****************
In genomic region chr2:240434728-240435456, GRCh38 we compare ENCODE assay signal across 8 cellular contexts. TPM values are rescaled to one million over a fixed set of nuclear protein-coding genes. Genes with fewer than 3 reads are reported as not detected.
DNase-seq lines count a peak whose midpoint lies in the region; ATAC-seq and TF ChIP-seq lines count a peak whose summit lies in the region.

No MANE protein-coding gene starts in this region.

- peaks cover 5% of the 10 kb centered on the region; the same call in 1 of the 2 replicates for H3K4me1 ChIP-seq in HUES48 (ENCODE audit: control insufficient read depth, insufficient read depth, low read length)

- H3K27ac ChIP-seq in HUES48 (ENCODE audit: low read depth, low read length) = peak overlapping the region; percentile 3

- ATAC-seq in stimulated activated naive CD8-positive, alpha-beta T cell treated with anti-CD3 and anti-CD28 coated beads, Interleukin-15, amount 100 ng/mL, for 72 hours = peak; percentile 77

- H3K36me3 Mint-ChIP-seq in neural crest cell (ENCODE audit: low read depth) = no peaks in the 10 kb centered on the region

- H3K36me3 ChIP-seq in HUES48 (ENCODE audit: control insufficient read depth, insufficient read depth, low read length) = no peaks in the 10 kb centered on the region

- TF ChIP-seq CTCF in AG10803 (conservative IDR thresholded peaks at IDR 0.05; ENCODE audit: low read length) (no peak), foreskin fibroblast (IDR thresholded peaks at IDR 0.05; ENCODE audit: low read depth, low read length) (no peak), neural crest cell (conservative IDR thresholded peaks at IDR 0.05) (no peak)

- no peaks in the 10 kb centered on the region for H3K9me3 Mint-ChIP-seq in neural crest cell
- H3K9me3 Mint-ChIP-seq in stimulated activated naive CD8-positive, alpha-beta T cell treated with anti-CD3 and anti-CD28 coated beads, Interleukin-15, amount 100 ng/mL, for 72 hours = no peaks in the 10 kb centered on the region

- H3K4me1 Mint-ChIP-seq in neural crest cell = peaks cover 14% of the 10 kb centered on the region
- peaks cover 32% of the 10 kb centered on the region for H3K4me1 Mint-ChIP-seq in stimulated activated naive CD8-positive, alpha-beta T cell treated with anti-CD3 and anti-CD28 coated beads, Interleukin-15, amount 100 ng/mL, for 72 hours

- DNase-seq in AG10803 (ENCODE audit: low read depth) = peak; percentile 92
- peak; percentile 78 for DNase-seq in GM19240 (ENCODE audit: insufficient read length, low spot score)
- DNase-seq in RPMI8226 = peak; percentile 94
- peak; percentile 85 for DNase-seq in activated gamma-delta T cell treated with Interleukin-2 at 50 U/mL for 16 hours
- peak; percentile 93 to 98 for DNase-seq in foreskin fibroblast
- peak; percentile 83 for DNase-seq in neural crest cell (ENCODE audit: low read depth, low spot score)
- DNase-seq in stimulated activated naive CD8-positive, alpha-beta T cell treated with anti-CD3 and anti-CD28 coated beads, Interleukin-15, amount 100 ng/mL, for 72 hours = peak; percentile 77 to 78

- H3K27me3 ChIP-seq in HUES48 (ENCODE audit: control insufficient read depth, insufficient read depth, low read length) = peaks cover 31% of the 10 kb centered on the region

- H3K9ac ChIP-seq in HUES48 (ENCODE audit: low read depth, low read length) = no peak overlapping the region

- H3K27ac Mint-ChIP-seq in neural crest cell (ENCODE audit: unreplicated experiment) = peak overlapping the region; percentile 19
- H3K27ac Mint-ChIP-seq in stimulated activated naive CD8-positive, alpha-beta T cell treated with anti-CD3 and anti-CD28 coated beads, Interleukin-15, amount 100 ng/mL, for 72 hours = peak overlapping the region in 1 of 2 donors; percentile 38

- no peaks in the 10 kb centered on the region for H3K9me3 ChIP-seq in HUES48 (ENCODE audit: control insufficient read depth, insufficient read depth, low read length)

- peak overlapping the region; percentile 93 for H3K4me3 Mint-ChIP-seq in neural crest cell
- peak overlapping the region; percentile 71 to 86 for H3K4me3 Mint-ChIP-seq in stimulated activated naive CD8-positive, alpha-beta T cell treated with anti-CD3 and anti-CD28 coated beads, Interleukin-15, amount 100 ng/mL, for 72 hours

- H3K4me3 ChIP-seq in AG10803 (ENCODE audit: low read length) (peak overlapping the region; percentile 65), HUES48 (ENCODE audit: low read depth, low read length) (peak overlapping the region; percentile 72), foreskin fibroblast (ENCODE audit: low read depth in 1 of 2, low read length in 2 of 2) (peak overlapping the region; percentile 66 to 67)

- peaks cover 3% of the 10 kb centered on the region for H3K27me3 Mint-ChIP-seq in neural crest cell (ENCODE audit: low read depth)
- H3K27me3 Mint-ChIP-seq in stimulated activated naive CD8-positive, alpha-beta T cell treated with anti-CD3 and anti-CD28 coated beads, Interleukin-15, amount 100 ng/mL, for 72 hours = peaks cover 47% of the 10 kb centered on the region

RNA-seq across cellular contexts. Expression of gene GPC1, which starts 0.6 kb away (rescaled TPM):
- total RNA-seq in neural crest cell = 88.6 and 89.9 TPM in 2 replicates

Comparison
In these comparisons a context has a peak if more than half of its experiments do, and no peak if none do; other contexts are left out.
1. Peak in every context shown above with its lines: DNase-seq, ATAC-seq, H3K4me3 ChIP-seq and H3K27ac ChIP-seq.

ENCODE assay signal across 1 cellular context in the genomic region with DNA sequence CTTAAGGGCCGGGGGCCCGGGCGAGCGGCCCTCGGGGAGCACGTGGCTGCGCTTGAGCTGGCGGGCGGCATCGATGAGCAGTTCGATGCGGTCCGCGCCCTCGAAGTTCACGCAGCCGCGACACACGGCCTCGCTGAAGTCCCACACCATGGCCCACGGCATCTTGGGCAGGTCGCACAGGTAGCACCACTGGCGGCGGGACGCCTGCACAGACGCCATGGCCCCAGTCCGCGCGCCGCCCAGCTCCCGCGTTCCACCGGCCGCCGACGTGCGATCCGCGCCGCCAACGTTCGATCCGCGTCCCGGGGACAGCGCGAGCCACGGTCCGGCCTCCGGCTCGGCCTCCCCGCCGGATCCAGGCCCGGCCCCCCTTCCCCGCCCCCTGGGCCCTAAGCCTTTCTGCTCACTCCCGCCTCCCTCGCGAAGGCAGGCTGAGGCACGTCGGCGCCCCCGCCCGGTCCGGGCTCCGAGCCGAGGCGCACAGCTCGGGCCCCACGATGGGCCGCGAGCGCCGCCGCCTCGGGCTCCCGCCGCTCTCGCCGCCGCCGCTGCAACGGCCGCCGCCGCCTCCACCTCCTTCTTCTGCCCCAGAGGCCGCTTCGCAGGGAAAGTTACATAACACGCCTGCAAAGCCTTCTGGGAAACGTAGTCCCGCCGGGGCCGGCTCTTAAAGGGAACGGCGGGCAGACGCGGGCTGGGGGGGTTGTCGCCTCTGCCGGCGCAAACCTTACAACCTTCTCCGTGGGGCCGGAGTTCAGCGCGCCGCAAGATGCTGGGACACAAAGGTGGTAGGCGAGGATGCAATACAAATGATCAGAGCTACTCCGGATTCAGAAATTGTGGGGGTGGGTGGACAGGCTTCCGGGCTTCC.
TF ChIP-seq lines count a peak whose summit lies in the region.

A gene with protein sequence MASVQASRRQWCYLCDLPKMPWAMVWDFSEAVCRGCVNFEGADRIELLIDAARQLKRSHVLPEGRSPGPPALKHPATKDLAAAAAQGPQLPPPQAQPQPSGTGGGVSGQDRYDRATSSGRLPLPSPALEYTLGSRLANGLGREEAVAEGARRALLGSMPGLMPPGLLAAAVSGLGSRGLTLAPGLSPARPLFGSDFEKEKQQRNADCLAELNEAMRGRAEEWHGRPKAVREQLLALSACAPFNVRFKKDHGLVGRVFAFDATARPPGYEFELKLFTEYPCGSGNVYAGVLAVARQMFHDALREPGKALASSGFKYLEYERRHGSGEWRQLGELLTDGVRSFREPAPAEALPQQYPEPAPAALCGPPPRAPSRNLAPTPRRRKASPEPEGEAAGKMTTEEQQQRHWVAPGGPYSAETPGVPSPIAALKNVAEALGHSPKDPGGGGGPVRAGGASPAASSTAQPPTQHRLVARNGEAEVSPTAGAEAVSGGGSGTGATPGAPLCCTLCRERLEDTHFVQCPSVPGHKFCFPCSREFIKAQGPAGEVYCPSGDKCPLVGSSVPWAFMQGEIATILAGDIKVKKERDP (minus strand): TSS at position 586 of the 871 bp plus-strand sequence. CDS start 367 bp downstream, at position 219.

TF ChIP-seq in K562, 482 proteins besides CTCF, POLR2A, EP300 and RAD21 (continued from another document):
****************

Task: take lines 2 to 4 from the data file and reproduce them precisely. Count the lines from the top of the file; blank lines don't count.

DNase-seq lines count a peak whose midpoint lies in the region; ATAC-seq and TF ChIP-seq lines count a peak whose summit lies in the region.

No MANE protein-coding gene starts in this region.

- peaks cover 5% of the 10 kb centered on the region; the same call in 1 of the 2 replicates for H3K4me1 ChIP-seq in HUES48 (ENCODE audit: control insufficient read depth, insufficient read depth, low read length)